Sticky "Red Wolf" restoration scandal

GSOHunter

Twelve Pointer
Contributor
Conman, you certainly could be correct. I was told by people who worked with her everyday that she made that same walk every morning early and that the dogs which they originally tried to pin it on walked with her a lot of the time. I suppose we'll never know for sure unless someone else gets attacked and doesn't die from it. Sort of unusual for a dog to try and eat someone though.
I’ve seen dogs that are the sweetest animals ever until you try to take away a bone or food. If she wandered up on them eating something it could have provoked them to attack.
 

odie408

Ten Pointer
I didn't see any place to comment on that site. But it can't work here anyway. They can't raise them fast enough to keep up with the mortality.
 

Clark

Eight Pointer
Excerpt from the Wildlands Networks web site (Bold comments added):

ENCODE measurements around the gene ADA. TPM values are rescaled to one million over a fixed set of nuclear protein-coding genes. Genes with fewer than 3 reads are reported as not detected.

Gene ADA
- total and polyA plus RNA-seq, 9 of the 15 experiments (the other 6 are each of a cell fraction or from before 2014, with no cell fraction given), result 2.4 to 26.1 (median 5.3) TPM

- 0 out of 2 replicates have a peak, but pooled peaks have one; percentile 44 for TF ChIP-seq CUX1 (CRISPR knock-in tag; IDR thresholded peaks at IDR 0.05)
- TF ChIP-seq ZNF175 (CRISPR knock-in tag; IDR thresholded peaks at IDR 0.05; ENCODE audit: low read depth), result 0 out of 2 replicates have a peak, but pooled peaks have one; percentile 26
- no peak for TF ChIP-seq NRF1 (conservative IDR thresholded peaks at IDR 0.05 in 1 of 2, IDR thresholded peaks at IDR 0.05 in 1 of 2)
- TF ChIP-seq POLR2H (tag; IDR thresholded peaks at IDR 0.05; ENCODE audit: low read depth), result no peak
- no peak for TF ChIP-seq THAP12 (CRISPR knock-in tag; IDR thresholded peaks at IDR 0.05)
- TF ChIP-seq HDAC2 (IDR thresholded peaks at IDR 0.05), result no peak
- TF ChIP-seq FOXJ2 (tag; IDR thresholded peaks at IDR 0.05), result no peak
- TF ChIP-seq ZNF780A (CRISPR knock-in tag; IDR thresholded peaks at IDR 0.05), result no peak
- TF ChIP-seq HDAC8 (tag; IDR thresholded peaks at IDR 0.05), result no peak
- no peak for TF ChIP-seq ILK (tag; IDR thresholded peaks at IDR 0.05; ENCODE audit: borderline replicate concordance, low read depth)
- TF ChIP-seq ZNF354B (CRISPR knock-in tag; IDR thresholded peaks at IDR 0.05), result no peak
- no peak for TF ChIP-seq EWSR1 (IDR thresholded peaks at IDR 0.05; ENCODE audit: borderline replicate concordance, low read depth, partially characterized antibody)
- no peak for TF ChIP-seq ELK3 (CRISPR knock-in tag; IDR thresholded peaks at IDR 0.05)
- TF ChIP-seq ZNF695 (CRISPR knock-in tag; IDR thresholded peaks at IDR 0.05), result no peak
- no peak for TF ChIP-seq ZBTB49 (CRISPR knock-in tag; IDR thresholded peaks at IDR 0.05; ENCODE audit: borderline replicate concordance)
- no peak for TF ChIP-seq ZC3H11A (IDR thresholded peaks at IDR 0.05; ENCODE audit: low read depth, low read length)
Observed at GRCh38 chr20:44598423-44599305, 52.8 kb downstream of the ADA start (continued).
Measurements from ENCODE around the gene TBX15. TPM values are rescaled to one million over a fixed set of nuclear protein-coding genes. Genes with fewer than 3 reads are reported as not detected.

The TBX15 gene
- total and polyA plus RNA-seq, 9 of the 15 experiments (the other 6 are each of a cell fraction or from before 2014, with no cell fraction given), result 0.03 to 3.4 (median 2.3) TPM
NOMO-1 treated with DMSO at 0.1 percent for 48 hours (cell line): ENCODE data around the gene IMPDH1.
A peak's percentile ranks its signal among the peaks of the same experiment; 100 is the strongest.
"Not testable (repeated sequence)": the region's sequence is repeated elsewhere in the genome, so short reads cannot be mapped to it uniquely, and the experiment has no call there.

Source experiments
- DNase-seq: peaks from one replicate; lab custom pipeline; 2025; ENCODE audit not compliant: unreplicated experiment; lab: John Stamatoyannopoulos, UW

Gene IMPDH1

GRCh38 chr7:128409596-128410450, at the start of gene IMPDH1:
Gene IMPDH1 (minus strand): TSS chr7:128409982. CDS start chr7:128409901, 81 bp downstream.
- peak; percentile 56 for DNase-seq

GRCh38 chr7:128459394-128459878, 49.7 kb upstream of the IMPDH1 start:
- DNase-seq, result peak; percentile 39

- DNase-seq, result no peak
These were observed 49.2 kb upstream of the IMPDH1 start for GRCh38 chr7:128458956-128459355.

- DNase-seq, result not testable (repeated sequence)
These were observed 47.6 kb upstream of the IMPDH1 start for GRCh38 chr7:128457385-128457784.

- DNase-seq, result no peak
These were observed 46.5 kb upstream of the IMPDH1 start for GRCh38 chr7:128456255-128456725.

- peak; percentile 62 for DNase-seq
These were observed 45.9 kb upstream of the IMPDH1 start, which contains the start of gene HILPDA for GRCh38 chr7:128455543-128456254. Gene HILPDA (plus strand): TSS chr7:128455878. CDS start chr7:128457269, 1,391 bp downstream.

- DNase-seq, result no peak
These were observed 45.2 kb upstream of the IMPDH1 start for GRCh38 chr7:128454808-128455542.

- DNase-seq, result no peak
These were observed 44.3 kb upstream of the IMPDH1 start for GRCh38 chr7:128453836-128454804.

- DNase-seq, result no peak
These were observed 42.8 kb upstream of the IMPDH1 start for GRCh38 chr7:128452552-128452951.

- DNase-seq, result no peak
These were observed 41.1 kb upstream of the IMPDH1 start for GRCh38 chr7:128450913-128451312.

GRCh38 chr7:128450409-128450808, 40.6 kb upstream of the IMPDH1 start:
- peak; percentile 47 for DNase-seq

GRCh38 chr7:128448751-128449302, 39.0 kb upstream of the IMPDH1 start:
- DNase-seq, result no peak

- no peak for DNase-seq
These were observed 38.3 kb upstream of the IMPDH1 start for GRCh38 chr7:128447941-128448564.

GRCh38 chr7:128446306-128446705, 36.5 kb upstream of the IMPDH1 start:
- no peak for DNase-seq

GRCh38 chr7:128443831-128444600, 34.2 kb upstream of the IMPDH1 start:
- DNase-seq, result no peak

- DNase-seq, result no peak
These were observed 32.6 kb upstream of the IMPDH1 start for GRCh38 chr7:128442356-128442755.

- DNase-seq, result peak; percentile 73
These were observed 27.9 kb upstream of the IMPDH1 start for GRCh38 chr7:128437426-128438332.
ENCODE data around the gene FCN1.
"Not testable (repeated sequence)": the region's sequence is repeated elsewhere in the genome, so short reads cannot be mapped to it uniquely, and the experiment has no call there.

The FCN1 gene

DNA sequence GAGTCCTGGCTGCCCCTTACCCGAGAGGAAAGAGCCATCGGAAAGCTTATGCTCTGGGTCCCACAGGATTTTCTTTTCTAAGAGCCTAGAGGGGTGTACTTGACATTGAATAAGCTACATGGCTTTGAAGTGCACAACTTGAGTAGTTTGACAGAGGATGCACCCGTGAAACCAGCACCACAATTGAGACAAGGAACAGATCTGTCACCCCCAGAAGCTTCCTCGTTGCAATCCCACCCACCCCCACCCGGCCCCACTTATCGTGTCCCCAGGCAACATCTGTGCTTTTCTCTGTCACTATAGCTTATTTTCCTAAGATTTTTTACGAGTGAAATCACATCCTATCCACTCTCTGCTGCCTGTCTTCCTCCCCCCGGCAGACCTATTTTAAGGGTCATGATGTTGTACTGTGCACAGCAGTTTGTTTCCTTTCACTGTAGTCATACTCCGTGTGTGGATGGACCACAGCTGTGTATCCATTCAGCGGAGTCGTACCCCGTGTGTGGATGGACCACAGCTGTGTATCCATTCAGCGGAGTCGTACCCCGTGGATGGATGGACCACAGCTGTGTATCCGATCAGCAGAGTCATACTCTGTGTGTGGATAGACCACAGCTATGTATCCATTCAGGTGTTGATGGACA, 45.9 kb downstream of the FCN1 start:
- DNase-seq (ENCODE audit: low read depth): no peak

Red wolves (Canis rufus) are native to the eastern U.S. Due to decades of persecution and habitat degradation, red wolves were declared extinct in the wild in 1980—when the remaining wild wolves were brought into captivity. Seven years later, the United States Fish and Wildlife Service (USFWS) reintroduced red wolves to eastern North Carolina’s Alligator River National Wildlife Refuge. By 2006, the red wolf population had expanded to more than 130 individuals. (So how many wolves have been released cumulatively? More than 130?)

This success was short-lived, however, and the population has once again dwindled due to a surge in the number of wolves killed by humans. (I infer this means wolves running into cars?)

Red wolves play a vital role in regulating populations of deer. (All seven wolves? They must eat a lot)
Coyotes—even those having some wolf genes—do not appear to be filling the red wolf’s ecological niche. (Declared extinct in the wild - not much of a nich to fill. :stir: )
 

Jett

Ten Pointer
USFWS: Update to original story
Each one, much too important to lose


"Those words echoing again with news of yet two more roadway fatalities. More red wolves taken too soon.

On the heels of the death of red wolf 2216, two more wolves are now victims of roadway deaths this year. Four red wolves no longer part of the pack.